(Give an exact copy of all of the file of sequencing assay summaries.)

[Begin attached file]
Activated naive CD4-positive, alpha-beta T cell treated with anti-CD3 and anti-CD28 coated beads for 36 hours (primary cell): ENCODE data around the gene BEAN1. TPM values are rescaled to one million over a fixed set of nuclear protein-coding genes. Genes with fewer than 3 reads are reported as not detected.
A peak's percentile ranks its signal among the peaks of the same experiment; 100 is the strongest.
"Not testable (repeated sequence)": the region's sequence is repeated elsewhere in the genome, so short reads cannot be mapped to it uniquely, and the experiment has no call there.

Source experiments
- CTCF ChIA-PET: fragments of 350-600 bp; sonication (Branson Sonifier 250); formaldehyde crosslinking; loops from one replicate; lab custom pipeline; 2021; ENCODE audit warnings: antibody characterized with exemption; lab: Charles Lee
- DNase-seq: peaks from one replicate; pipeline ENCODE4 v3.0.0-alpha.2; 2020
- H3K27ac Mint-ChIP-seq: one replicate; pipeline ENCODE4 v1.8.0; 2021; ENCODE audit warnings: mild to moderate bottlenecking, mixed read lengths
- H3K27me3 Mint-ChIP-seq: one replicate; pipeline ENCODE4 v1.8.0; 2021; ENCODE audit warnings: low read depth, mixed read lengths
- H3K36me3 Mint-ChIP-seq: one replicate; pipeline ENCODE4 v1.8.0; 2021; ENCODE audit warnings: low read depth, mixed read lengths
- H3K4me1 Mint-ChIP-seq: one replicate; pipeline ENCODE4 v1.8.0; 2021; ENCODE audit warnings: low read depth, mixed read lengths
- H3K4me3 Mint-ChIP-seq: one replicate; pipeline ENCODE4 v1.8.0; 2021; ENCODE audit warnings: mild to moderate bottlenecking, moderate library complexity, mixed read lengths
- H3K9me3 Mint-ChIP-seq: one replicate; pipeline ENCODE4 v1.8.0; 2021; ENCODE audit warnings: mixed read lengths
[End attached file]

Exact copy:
Activated naive CD4-positive, alpha-beta T cell treated with anti-CD3 and anti-CD28 coated beads for 36 hours (primary cell): ENCODE data around the gene BEAN1. TPM values are rescaled to one million over a fixed set of nuclear protein-coding genes. Genes with fewer than 3 reads are reported as not detected.
A peak's percentile ranks its signal among the peaks of the same experiment; 100 is the strongest.
"Not testable (repeated sequence)": the region's sequence is repeated elsewhere in the genome, so short reads cannot be mapped to it uniquely, and the experiment has no call there.

Source experiments
- CTCF ChIA-PET: fragments of 350-600 bp; sonication (Branson Sonifier 250); formaldehyde crosslinking; loops from one replicate; lab custom pipeline; 2021; ENCODE audit warnings: antibody characterized with exemption; lab: Charles Lee
- DNase-seq: peaks from one replicate; pipeline ENCODE4 v3.0.0-alpha.2; 2020
- H3K27ac Mint-ChIP-seq: one replicate; pipeline ENCODE4 v1.8.0; 2021; ENCODE audit warnings: mild to moderate bottlenecking, mixed read lengths
- H3K27me3 Mint-ChIP-seq: one replicate; pipeline ENCODE4 v1.8.0; 2021; ENCODE audit warnings: low read depth, mixed read lengths
- H3K36me3 Mint-ChIP-seq: one replicate; pipeline ENCODE4 v1.8.0; 2021; ENCODE audit warnings: low read depth, mixed read lengths
- H3K4me1 Mint-ChIP-seq: one replicate; pipeline ENCODE4 v1.8.0; 2021; ENCODE audit warnings: low read depth, mixed read lengths
- H3K4me3 Mint-ChIP-seq: one replicate; pipeline ENCODE4 v1.8.0; 2021; ENCODE audit warnings: mild to moderate bottlenecking, moderate library complexity, mixed read lengths
- H3K9me3 Mint-ChIP-seq: one replicate; pipeline ENCODE4 v1.8.0; 2021; ENCODE audit warnings: mixed read lengths